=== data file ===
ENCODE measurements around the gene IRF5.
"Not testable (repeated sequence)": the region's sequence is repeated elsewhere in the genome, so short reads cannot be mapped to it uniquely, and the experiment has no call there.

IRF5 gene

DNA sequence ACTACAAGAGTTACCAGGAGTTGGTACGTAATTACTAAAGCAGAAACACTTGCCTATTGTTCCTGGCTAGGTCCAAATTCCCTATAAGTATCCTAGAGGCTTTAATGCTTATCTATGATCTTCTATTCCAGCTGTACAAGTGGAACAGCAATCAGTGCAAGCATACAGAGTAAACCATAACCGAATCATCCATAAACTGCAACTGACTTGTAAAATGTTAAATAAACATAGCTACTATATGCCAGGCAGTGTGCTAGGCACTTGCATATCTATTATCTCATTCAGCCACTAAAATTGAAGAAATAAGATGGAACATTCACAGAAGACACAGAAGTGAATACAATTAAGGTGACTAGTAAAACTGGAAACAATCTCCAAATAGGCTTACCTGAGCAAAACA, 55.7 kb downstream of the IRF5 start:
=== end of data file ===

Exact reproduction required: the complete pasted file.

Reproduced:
ENCODE measurements around the gene IRF5.
"Not testable (repeated sequence)": the region's sequence is repeated elsewhere in the genome, so short reads cannot be mapped to it uniquely, and the experiment has no call there.

IRF5 gene

DNA sequence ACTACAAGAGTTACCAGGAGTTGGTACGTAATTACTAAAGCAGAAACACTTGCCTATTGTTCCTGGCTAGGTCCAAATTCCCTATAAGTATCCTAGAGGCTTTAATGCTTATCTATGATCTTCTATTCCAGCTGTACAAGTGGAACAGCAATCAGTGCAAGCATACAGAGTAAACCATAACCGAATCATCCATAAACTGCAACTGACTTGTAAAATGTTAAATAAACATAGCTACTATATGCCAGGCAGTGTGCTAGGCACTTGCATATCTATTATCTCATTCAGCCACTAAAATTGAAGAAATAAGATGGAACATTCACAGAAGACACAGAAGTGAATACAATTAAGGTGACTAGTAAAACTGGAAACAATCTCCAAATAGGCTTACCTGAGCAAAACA, 55.7 kb downstream of the IRF5 start: